Upon Missing a Dose of Effexor on Memorial Day


Anna Meister


I sleep until one. The sun

is a joke. Mom needs to go to Walmart.

I remember the hospital with all the lights

buzzing. I flip someone off

in the parking lot. Today is a holiday

for hotdogs on the grill.

Monday, the weekend extended.

I leave my keys in the ignition, car running

for an hour. I ask Did I have a stroke?

The phone just keeps ringing.

I am so alone I say to a room

of people. Family under a red umbrella

around the newly-sanded picnic table.

Group picture on the count of three,

say Summer! A pot boiled over

is me. I am so over

weakness. The damn sun.

I hate this country, its tiny flags

lining the pharmacy's sidewalk.

We all sing Edelweiss, which leads to feelings

about feelings. I tell them just listen, don't try to fix.

I feel needles here here & here.

Mom draws labyrinths to calm herself,

builds them out of forks in the yard.

My love calls me paranoid.

Rum & lemonade

because we should be celebrating

fresh mulch underfoot.

I try to follow trains of thought

as if getting time & a half.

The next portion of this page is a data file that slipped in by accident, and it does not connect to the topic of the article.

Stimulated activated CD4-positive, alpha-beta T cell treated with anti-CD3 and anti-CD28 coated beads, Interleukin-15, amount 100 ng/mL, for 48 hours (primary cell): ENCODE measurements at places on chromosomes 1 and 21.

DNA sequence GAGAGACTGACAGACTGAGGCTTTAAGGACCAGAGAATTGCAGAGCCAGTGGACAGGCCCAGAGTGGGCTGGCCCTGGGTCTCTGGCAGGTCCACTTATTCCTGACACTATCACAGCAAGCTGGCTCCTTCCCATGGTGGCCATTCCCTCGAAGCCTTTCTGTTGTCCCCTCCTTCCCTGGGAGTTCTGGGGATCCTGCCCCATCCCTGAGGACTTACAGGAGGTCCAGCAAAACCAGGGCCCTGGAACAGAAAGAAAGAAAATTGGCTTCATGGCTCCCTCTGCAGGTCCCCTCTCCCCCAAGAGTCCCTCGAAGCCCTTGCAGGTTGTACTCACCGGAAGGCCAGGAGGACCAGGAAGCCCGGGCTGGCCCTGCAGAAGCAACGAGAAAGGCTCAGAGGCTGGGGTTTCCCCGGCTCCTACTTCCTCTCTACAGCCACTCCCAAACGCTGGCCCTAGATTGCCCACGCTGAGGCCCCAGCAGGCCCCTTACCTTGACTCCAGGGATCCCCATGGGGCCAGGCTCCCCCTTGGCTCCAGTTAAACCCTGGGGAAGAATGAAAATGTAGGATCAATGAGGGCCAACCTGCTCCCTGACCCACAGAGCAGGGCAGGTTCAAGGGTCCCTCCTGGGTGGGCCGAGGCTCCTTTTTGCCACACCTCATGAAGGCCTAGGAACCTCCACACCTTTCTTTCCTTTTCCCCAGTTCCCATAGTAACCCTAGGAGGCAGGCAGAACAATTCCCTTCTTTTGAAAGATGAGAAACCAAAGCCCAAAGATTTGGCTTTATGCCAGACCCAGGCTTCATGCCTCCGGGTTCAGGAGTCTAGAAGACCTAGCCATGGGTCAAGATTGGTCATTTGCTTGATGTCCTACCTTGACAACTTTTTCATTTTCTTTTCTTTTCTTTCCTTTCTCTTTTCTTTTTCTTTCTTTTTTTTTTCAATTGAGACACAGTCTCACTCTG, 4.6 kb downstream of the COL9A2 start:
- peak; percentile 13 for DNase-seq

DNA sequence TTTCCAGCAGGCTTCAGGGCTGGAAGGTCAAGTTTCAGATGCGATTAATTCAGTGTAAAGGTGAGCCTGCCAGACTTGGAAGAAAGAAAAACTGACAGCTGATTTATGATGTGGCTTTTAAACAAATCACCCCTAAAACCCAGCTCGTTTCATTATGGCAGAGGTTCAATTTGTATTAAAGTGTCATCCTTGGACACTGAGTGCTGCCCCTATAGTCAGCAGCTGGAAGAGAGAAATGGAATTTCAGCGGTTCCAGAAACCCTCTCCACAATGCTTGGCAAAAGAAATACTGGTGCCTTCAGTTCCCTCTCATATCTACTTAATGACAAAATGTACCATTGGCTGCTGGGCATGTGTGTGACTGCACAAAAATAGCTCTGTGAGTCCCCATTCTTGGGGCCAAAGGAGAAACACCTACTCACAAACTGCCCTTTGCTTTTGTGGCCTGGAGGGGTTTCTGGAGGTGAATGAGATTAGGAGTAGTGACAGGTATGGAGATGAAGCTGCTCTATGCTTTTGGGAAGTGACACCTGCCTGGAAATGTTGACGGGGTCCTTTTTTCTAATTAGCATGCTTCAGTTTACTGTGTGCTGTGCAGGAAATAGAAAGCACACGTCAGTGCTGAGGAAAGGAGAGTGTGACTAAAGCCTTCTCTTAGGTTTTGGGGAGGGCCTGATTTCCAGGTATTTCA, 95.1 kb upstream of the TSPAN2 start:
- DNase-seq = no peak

In my fantasies, I break

plates of food on the ground,

make animal sounds.

I miss my oblong orange pill,

the daily gagging it provokes.

We can't be apart.

I'm hella codependent

in order not to die.

There are so many things I could jump from.

They get catalogued without consent.

I can't control my hands.

Even when faultless I fixate.

Are they laughing at me?

My mind moves like a lawnmower

& I sweat crescent moons.

Natural deodorant doesn't work.

I like a maze when

it's about getting to the middle.

There is nothing to fear

if there's nothing to miss.

I say I feel Bad with a capital B.

Come sit by my bedside.

Wish for darkness, but it's always after

noon now. I look up

hours of operation. Remember

when I didn't go outside? No more

my sickness unspoken. I am

alive with it. I have to be

explicit in order to be seen.